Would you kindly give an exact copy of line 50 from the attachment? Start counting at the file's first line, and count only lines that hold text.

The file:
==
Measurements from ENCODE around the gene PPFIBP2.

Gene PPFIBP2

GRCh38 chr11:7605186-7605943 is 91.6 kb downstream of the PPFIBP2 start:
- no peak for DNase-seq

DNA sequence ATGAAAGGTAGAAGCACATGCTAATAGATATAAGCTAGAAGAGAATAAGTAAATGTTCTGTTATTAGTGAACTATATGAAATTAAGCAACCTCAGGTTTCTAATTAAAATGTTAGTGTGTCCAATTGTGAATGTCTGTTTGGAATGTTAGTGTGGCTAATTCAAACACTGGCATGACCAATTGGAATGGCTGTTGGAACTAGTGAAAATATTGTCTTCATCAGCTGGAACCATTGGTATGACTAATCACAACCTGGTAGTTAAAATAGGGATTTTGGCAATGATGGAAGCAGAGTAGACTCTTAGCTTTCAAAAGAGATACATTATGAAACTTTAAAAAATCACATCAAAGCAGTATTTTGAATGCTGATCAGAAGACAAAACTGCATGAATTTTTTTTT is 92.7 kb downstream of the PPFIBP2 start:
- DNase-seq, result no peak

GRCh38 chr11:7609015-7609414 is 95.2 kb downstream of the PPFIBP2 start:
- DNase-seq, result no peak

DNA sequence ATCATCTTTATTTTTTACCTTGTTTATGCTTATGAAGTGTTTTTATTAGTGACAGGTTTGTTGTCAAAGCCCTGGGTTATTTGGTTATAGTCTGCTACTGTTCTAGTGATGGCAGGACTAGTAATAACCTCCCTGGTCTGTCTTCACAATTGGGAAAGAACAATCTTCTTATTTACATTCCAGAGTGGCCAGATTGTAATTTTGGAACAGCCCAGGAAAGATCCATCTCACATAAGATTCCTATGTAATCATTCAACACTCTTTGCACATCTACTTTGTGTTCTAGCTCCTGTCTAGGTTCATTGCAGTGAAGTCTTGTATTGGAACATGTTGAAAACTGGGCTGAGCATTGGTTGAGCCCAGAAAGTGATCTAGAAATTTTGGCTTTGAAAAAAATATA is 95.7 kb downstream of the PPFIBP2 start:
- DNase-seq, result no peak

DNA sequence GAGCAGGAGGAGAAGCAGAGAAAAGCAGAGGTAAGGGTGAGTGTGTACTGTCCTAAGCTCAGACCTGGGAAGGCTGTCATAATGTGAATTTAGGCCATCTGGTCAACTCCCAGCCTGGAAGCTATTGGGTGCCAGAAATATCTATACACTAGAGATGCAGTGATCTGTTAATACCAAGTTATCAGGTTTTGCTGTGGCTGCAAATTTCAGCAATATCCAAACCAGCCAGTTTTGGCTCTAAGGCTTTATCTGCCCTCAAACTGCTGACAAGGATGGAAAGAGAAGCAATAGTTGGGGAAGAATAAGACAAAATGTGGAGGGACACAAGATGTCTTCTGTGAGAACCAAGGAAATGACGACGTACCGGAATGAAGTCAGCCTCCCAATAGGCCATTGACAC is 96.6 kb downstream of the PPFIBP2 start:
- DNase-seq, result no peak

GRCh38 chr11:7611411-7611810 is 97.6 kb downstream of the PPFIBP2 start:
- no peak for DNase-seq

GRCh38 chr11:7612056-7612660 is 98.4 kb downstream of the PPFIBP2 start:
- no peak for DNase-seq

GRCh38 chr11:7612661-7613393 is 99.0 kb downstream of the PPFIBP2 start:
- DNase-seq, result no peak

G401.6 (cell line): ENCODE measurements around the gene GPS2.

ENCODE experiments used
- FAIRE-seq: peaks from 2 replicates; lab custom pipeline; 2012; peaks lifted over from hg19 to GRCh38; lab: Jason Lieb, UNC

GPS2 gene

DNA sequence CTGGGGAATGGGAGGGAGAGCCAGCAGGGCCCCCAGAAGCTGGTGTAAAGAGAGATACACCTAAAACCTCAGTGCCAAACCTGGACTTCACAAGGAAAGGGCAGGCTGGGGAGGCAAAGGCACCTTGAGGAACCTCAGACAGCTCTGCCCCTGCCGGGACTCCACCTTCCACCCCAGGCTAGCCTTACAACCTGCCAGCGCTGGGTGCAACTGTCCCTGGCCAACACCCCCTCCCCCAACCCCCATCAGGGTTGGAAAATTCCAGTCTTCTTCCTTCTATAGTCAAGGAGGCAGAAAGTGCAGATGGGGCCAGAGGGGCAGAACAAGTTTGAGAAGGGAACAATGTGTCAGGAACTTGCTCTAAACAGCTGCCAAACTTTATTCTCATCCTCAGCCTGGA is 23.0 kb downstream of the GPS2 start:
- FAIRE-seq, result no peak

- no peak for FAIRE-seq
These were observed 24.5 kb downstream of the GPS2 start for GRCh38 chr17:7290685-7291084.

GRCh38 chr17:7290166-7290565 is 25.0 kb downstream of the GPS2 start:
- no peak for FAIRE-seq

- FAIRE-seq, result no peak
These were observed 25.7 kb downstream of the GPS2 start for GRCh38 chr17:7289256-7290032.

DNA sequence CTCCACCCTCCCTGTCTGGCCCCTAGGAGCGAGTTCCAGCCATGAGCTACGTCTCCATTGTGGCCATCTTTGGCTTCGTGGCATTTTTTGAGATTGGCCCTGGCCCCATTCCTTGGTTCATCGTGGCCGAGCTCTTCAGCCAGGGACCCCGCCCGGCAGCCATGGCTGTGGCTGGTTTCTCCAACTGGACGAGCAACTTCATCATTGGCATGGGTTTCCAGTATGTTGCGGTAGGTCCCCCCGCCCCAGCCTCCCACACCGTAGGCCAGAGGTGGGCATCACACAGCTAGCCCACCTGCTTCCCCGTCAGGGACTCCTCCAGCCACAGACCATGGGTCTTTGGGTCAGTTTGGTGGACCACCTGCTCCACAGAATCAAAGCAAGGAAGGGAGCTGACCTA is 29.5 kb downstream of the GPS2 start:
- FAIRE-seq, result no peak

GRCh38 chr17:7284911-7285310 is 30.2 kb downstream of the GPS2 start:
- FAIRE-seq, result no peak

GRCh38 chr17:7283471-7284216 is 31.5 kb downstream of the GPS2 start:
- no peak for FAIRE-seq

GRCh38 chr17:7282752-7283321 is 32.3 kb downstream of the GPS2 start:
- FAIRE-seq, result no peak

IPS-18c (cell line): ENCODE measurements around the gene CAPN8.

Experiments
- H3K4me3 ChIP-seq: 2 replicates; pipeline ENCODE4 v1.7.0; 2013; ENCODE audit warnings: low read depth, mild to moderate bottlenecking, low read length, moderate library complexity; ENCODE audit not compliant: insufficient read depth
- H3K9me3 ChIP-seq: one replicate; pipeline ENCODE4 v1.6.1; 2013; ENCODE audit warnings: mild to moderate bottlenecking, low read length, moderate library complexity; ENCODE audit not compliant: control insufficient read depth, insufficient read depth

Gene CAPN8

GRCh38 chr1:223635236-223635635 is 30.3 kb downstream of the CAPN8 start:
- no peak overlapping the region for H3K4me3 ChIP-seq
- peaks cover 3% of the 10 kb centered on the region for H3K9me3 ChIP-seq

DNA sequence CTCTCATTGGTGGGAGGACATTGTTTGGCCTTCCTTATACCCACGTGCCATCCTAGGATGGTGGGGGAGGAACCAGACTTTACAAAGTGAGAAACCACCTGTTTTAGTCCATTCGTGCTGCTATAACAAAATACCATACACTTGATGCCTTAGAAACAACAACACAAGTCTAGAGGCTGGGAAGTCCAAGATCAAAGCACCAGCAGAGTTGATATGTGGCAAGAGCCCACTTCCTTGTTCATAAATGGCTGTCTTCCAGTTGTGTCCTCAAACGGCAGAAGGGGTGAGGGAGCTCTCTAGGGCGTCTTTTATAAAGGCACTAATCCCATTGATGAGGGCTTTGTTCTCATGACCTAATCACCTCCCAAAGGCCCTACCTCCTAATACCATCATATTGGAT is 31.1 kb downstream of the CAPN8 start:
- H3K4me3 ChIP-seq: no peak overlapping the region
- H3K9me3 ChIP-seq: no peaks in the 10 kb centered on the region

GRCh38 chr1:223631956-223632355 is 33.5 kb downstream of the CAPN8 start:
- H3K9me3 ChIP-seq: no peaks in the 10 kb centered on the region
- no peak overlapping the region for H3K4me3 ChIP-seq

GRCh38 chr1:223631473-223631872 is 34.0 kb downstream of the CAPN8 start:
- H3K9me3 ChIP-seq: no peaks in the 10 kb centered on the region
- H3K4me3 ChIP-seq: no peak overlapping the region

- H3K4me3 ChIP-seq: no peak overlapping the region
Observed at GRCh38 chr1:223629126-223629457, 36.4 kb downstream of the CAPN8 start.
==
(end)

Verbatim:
GRCh38 chr1:223631956-223632355 is 33.5 kb downstream of the CAPN8 start: